Blog on the Tracks
And now, the end is near, this blog faces its final curtain...it's lived a life that's full (of rage, bile, anger and negativity). My friends, I tried to say it clear, to state my case, of that I'm certain.
Yesterday's news that Blog On The Tracks is signing off/being signed off gives me - in some sense - the exit strategy that (I told you recently) I didn't have. Having the rug twisted, if not pulled, isn't always a bad thing.
As I said yesterday I've never understood the petty putdowns aimed at 'blogging', and 'bloggers'. To me it was just another way to write, another reason, another platform. I started thinking of all the milestones and madness across eight years. I should have kept a list of the best - angriest, rudest, oddest - comments. But I didn't. Probably that's for the best, actually.
Once a year, or so, someone worked their way up to being head troll. They picked away - and it was usually desperate and wrong and stupid. I outlasted all of them. Some bonehead now will probably think they've won. I don't mind...
Rather than think about the times I shared frustrating interview experiences or reviewed bands - and maybe slammed them down a bit, or any of the perceived nastiness and negativity I think of the things having a blog on this site enabled...and the stories I was able to share...indulgences, obviously.
This is - in a sense - the penultimate post for Blog On The Tracks. You Spinal Tap fans know the deal: It's not that the popularity of the blog is waning, just that the appeal is becoming more selective.
Blogs are going the way of the pony express - the new deal is an Online Music Column, which is arguably all this has ever tried to be.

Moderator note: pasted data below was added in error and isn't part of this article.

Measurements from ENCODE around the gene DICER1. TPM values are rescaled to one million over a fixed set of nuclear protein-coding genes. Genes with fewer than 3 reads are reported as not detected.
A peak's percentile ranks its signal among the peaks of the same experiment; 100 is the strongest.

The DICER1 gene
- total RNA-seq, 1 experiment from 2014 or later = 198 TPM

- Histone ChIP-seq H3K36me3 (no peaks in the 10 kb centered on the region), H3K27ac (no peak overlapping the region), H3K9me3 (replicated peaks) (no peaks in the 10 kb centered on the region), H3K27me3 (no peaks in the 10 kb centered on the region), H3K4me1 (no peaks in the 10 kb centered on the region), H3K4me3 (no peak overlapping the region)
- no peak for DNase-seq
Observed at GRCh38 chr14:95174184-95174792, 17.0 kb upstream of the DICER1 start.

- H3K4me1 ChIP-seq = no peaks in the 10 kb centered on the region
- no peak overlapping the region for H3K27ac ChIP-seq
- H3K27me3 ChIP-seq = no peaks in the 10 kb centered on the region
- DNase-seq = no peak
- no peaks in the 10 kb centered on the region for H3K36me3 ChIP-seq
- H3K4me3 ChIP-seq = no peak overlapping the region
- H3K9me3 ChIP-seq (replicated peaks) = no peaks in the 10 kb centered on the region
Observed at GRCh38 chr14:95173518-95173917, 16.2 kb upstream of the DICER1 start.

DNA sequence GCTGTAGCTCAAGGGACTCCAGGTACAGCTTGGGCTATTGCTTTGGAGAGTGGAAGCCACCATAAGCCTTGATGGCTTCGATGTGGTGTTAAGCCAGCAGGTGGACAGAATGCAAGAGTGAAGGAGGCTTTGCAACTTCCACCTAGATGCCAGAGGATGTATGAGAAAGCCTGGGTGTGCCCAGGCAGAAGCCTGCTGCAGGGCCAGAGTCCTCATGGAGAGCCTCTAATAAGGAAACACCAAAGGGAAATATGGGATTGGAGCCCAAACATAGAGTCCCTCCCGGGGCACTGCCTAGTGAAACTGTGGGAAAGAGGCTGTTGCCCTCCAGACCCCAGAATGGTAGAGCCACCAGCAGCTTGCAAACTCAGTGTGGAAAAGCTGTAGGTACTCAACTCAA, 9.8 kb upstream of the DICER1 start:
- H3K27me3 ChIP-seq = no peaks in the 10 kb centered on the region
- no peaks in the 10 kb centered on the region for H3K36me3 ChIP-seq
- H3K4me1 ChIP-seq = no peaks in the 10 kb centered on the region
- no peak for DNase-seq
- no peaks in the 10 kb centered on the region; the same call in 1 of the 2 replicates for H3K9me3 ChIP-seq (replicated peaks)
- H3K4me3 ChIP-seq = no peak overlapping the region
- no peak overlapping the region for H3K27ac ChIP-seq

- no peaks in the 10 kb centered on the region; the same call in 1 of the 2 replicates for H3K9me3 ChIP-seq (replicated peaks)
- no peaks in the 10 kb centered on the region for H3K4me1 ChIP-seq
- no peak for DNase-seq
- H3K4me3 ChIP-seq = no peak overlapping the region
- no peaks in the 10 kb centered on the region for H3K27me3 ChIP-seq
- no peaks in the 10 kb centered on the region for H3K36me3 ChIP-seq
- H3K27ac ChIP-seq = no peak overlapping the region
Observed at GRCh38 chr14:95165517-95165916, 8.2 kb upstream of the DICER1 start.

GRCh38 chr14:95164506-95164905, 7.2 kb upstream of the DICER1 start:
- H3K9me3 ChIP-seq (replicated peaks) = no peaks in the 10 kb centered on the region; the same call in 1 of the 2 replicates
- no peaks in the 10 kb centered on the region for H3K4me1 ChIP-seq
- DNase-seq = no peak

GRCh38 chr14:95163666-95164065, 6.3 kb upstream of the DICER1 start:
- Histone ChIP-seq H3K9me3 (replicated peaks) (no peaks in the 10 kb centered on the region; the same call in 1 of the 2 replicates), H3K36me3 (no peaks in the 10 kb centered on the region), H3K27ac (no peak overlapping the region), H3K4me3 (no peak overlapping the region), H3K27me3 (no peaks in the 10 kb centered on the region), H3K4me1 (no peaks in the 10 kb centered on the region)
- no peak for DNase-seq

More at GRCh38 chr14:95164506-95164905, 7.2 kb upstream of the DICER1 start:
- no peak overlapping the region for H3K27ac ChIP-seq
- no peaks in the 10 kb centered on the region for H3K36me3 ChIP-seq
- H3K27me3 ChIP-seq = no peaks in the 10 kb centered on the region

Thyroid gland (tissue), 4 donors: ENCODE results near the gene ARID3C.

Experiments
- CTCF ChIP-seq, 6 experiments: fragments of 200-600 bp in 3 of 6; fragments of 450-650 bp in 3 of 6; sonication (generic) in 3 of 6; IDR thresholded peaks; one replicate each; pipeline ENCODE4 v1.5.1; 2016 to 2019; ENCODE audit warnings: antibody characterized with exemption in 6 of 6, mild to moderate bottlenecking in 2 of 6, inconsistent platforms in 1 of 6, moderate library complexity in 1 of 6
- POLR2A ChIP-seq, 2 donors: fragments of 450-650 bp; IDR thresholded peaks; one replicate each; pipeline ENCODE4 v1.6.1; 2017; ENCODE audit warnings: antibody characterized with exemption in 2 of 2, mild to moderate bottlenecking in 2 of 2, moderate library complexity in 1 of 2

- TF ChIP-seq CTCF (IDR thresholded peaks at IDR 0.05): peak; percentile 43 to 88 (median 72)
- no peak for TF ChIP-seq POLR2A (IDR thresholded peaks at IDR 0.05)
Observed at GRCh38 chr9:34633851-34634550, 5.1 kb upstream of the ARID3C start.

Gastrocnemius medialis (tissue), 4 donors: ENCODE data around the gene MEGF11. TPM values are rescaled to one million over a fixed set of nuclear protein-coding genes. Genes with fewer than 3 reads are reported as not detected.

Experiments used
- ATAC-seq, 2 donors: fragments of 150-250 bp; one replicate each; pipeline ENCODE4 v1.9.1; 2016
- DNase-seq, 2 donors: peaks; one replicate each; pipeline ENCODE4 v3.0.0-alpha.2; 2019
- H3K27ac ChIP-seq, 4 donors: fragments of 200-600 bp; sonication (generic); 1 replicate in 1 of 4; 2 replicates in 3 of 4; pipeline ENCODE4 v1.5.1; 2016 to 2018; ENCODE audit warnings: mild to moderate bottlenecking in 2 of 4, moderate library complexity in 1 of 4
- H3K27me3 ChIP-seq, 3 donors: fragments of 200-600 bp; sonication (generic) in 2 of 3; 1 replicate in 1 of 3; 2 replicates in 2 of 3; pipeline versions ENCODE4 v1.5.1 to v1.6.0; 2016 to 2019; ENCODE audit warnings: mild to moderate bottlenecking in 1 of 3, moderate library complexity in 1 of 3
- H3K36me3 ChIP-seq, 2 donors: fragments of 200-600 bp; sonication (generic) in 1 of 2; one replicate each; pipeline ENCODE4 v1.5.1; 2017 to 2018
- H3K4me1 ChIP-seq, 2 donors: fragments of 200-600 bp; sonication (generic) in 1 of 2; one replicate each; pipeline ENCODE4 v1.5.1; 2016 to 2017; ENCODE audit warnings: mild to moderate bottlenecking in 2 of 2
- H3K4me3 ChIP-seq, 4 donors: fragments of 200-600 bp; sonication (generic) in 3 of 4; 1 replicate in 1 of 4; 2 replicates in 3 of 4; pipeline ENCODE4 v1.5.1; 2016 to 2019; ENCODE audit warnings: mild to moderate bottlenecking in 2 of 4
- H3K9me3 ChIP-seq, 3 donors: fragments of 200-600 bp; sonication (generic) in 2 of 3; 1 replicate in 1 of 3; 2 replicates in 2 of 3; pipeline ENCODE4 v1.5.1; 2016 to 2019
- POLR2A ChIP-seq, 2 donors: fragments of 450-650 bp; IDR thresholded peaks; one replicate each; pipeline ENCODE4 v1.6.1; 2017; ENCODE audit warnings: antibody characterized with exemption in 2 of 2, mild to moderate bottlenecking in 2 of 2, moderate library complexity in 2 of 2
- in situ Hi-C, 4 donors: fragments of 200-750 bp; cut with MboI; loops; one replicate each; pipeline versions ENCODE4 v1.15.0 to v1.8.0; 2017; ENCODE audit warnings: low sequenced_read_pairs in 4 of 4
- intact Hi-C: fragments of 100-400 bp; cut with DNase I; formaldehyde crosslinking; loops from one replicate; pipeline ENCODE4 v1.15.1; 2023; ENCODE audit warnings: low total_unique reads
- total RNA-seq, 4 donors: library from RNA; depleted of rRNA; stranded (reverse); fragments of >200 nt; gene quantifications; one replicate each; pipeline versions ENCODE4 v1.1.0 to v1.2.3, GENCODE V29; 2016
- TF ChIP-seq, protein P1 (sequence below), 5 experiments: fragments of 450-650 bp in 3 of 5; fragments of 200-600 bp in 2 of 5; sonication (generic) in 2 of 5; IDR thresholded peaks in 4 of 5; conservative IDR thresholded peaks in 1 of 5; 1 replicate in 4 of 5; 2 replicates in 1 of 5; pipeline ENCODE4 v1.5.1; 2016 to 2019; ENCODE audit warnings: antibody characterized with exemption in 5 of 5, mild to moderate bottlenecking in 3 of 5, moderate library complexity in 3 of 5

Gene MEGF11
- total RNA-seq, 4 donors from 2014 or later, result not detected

Tomorrow will be the last official Blog On The Tracks post here and then next week I'll be back in the capacity of online music columnist, rather than blogger. I'll be publishing three times a week - not five. Apart from that I don't think it'll be all that different.
I found this news out only just before you did. I'm just going with it...as that's what you have to do.
I never wanted to be "a blogger" - but at the same time I never had any real issue with it. It's funny that blogging has been deemed lower than journalism, not really writing; an easy way to take a pot-shot at someone is to call them "a blogger" as if it devalues what they're doing. I talked about this with "Mummy Blogger" Emily Writes on a recent episode of the Sweetman Podcast. Emily's reclaiming the title "Mummy Blogger" because that's been aimed at her as some sort of cheap-shot, as if adding 'mummy' to the title further cheapens it, suggests that the only qualification she has in blogging on the subject of parenting is that she's a mother...I'd argue it shows she's capable of doing two jobs at once.
It's a nice surprise when an artist returns - time off, you weren't sure you'd ever hear from them again...recently Massive Attack released an EP, the first of a handful of planned new releases. Okay, it's just four tracks - but it's a nice reminder of the vestiges of the Massive Attack sound; a teaser, hinting at more. There will be more. Another EP, a full-length album too...
Some bands don't get it right - they return and it's not right. The Pixies album (based around earlier test-the-waters EPs) was a disaster as far as I'm concerned. Just awful. But the music that band made belongs to a time and place. Their reunion, trading on "the hits" for longer than they were ever a band in the first place seemed to prove that.